For adults, there are not many studies evaluating the patient's age in relation to otitis media treatment success.
Anti-inflammatories or Tylenol is commonly used to treat the pain.
In severe or chronic cases, ear tubes are placed to allow drainage from the inner ear.
Functional Medicine Treatment of Ear Infections
Functional medicine treatment is all about finding the root cause. In order to do that, a thorough medical history needs to be obtained. It is also essential to understand the patient's lifestyle, food intolerances, type of diet, exposure to allergens or toxins, and immune system. These will give a better perspective on risk factors and predisposition to develop an acute ear infection.
Run the lab tests listed above. If there are issues with deficiencies, immunity, or allergens, those can be addressed at the root.
9 Evidence Based Remedies That Help Alleviate Acute Ear Infection Pain
1. Belladonna homeopathic: homeopathic ear drops can be a useful adjunct treatment to decrease antibiotic use.
2. Garlic Oil Ear Drop: Garlic oil ear drops are a commonly used naturopathic choice for Otitis Media. Garlic's health benefits include antiviral, antibacterial, antifungal, and pain-relieving properties. This double-blind prospective study shows garlic oil ear drops improved symptoms and reduced bacteria compared with lower improvement by neomycin.
3. Vitamins: Overall, the vitamins A, B6, B12, C, D, E, and folic acid and the trace elements iron, zinc, copper, and selenium work together to support the protective functions of the immune cells.
4. Elderberry: mono-herbal preparations of S.nigra berry (Elderberry), when taken close to the onset of symptoms and for up to two weeks, may assist in relieving the common cold and influenza symptoms. This can assist in helping with ear infections since they typically come on after an upper respiratory infection.
5. Remove yourself or children from secondhand smoke: smoking is a known risk factor for developing ear infections.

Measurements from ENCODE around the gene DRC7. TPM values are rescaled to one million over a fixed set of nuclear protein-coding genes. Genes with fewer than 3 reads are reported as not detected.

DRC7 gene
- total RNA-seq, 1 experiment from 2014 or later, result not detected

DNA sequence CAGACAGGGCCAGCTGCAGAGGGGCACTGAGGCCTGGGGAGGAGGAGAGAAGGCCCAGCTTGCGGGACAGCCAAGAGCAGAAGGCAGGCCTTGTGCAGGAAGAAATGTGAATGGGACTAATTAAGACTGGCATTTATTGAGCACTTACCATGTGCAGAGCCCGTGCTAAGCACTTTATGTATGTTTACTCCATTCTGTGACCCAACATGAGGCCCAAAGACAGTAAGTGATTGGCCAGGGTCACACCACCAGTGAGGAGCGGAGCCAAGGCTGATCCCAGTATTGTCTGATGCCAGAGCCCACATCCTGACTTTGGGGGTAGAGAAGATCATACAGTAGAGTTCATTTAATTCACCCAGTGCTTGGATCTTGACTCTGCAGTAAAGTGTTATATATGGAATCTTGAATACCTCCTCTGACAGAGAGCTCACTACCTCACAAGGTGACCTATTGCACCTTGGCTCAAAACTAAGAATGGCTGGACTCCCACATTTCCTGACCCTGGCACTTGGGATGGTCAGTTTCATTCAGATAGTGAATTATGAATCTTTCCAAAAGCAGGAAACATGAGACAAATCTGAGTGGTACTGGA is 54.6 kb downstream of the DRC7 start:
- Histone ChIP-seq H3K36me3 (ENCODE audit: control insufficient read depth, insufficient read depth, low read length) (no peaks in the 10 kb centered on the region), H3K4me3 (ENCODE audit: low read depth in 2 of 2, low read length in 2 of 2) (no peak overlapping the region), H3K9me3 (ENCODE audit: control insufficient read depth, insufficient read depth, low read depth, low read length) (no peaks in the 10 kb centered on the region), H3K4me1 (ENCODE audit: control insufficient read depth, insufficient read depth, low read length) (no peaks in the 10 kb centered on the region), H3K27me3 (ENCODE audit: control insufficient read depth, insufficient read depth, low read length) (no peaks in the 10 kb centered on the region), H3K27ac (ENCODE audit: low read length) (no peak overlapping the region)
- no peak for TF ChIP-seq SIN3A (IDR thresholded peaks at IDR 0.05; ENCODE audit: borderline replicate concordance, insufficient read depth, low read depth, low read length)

6. Get good sleep: Good rest is essential for healthy immune function.
7. Anti-inflammatory diet: Many practitioners promote anti-inflammatory diets to decrease inflammation and boost immune function. The most common anti-inflammatory diet that has been scientifically researched for lowering inflammation and boosting immunity and longevity is the Mediterranean diet. This way of eating includes whole, fresh foods and limits processed foods, dairy products, and gluten.
8. Try an elimination diet. If ear infections keep occurring, there may be an underlying food allergy or intolerance. You can find out exactly what the patient is reacting to by doing a food allergy and sensitivity test or by testing an elimination diet.
9. Stay hydrated. Hydration is important to maintain good immune function.
80% of children will have an ear infection at some point in their lifetime. They are most common in children, but adults can get them too. Standard treatment is antibiotics or watch and wait if it is a mild infection.
A functional medicine approach to treating ear infections includes a comprehensive overview, eliminating triggers, and building immunity.
Lab Tests in This Article
- Clinical efficacy of antimicrobial drugs for acute otitis media: metaanalysis of 5400 children from thirty-three randomized trials - PubMed (nih.gov)
- The Diagnosis and Management of Acute Otitis Media | Pediatrics | American Academy of Pediatrics (aap.org)
- Role of food allergy in serous otitis media - PubMed (nih.gov)
- Vitamin C and Infections - PMC (nih.gov)
- Probiotics for preventing acute otitis media in children - PMC (nih.gov)
- Selected vitamins and trace elements support immune function by strengthening epithelial barriers and cellular and humoral immune responses - PubMed (nih.gov)
- Selected vitamins and trace elements support immune function by strengthening epithelial barriers and cellular and humoral immune responses | British Journal of Nutrition | Cambridge Core
- Sleep and immune function - PMC (nih.gov)
- Ear Infection | Antibiotic Use | CDC
- The effects of Sambucus nigra berry on acute respiratory viral infections: A rapid review of clinical studies - PMC (nih.gov)